KANSAS CITY - The shift from eating out in restaurants to having most eating occasions in the home among US consumers has had a special advantage for the dips and spreads category, noted Greg Klein, chief marketing officer for Delphos, Ohio-based Lakeview Farms, the maker of eight popular dip and spread brands.

As the pandemic has unfolded, Lakeview Farms has been seeing heightened success in its salsas and specialty spreads like the Salads of the Sea brand — products similar to what consumers are missing out on from not being able to order as many of their restaurant-favorite appetizers — Klein said.

“We’re seeing more of the little indulgences at home that consumers were used to getting outside of the house,” he said. “Maybe it’s their favorite Mexican restaurant and they can’t get their salsa, so they’re looking for new salsas to use at home. Protein-based products, seafood especially, have been strong because people are creating meals, and having more usage occasions. They’re looking to make up for that restaurant experience”

One of Lakeview Farms’ newest dips, it’s Rojo’s-brand Street Corn Dip, has been doing very well amid the pandemic, Klein pointed out. The dip is a combination of roasted corn with cream cheese, sour cream and a blend of peppers, onions and spices. Street Corn dips and salsa are becoming more popular on restaurant menus, and the version of the dip from Rojo’s fits in well with that concept.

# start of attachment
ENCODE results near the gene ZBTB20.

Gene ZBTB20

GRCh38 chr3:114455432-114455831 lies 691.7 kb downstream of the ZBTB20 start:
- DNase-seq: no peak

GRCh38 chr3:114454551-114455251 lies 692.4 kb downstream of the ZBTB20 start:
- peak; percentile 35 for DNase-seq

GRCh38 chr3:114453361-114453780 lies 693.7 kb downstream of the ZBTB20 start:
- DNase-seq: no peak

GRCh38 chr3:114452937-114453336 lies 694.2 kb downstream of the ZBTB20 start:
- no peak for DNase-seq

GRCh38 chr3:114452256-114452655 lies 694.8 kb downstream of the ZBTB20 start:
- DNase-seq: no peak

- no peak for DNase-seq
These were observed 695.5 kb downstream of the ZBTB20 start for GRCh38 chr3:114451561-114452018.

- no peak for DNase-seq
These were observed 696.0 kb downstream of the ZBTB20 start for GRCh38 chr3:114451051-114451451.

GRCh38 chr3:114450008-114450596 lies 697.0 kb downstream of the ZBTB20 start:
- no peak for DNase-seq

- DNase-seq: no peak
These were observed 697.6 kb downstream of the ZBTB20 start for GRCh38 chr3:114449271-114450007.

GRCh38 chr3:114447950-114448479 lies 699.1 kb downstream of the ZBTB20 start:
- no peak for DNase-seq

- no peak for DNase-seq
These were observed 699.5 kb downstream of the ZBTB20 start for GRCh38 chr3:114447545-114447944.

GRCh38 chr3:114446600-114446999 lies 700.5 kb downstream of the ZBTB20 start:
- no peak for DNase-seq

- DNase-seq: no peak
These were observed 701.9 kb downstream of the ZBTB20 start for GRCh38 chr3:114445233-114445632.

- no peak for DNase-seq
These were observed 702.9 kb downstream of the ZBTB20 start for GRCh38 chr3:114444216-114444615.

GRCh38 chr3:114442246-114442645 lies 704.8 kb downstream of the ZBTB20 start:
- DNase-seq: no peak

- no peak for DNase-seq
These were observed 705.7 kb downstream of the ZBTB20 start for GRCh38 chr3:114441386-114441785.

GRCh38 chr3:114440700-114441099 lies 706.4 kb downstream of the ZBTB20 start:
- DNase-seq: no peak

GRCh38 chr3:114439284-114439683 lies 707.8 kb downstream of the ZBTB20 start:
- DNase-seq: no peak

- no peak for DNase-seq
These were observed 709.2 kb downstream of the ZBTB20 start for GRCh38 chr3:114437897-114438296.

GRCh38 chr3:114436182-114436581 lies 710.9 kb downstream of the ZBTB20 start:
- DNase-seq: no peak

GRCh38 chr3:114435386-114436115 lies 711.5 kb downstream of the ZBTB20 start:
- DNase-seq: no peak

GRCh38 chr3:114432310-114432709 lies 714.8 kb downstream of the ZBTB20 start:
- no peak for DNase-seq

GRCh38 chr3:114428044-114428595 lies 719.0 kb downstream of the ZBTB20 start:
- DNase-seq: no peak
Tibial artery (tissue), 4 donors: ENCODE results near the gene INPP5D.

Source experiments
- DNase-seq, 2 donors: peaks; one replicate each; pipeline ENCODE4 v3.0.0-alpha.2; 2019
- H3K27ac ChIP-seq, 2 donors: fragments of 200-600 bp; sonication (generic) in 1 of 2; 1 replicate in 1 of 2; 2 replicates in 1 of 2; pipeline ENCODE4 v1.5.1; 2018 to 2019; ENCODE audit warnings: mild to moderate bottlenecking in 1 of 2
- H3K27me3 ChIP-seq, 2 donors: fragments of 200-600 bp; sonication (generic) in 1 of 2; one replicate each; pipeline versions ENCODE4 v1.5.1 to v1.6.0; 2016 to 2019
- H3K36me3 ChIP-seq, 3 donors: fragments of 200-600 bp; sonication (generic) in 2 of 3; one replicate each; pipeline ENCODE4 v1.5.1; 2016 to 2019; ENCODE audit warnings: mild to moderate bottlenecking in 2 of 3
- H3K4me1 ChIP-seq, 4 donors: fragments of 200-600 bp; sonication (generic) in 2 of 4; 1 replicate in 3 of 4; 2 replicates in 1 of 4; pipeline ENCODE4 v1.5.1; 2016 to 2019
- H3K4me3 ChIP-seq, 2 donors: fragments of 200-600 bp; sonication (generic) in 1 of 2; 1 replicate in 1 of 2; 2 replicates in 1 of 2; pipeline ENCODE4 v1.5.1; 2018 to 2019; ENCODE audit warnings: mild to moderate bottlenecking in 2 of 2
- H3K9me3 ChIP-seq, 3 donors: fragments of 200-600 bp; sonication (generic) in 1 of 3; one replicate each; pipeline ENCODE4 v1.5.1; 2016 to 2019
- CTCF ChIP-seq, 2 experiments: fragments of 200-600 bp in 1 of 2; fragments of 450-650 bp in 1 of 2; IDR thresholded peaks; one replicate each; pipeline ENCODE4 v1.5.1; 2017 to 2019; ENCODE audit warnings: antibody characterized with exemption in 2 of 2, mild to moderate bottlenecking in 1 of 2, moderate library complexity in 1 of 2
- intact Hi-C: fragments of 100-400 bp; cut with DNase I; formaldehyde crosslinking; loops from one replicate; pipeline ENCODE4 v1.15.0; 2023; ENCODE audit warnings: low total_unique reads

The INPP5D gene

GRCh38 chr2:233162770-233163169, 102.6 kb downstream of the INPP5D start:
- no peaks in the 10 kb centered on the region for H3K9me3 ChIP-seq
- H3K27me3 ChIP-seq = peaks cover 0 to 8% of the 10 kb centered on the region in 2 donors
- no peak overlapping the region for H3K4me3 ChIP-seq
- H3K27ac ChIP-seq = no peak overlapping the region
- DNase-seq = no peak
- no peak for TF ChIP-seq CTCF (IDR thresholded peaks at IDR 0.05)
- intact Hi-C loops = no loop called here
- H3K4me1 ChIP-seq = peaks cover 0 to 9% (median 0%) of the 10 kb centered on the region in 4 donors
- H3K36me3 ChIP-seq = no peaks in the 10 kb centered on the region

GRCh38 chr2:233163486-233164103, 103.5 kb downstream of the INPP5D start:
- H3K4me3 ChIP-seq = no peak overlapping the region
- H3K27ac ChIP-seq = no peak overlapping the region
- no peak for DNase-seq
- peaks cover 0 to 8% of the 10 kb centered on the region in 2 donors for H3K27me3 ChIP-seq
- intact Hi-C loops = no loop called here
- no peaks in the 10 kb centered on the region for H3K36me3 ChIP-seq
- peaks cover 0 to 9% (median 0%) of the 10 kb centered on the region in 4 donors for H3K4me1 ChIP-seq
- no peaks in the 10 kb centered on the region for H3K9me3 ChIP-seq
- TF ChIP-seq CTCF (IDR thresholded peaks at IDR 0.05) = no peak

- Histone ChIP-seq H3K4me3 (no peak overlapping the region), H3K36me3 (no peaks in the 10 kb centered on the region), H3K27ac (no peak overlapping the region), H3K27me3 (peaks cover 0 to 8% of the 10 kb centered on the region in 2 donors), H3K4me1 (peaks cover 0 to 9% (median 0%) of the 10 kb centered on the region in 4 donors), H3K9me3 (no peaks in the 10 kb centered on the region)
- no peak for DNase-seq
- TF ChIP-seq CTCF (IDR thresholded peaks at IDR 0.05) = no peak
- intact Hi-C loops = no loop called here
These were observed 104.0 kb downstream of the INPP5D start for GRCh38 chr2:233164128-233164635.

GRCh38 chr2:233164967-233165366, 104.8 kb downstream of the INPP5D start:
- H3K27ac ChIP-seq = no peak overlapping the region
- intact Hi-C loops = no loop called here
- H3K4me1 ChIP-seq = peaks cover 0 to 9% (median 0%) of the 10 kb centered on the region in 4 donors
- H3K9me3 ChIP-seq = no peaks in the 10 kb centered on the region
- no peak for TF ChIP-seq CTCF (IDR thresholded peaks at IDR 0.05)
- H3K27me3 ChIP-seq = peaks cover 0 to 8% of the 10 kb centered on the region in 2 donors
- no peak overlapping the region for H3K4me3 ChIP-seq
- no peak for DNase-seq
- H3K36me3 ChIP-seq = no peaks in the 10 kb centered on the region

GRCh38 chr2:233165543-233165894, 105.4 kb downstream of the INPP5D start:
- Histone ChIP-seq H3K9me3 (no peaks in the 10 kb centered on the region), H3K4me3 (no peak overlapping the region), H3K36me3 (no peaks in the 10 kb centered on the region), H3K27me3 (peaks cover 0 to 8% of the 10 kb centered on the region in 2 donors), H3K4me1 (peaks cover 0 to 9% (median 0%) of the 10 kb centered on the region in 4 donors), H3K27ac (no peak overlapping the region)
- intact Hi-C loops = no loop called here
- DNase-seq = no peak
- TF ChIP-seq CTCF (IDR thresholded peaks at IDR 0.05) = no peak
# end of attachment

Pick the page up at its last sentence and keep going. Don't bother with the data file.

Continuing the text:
Consumers seek clean label dips and spreads

As shoppers eat more meals and snacks at home, they’re increasingly looking for better-for-you options. That was a trend that was increasing before the pandemic, too—a report from SPINS noted that in 2018 the conventional snacking market declined 2% while fresh snacks rose by 6%—but consumers have a renewed interest in healthier options as they are trying to lose weight picked up during quarantine down time.

“As snacking frequency continues to grow, consumers are becoming more conscious of how they’re snacking,” said Mandy Bottomlee, director of content marketing for Pleasant Prairie, Wis.-based Good Foods. “Consumers are favoring clean ingredients, clean labels, free from choices.”

Good Foods makes a variety of dips, guacamoles and dressings that are clean-label, non-GMO and gluten-free. Select products are also vegan and dairy free.

When it comes to flavors, Bottomlee noted that classics remain king. Currently, French onion, ranch and avocado are driving the category, she said. The company’s top selling products include Chunky Guacamole, Avocado Mash, Queso and Buffalo-Style Dip.

“People are eating many more meals at home and cooking more in general,” Bottomlee said. “From what we can see, consumers are finding balance between the indulgent and comforting dairy dips and the healthier options such as plant-based dips.”

Brittany Requejo, marketing manager for Newton, Wis.-based Pine River, noted that the cheese spread company has also seen an increased interest in clean and fresh eating driving the popularity of dips and spreads.

Pine River’s line of Clean Label Cold Pack Cheese Spreads are crafted without preservatives, artificial flavors, artificial colors, or added hormones and are cold pressure treated for safety, allowing an extended shelf life of 330 days. The spreads are available in Port Wine, Sharp Cheddar, Garlic & Herb, Hot Habanero and Spicy Beer flavors with an SRP of $4.25.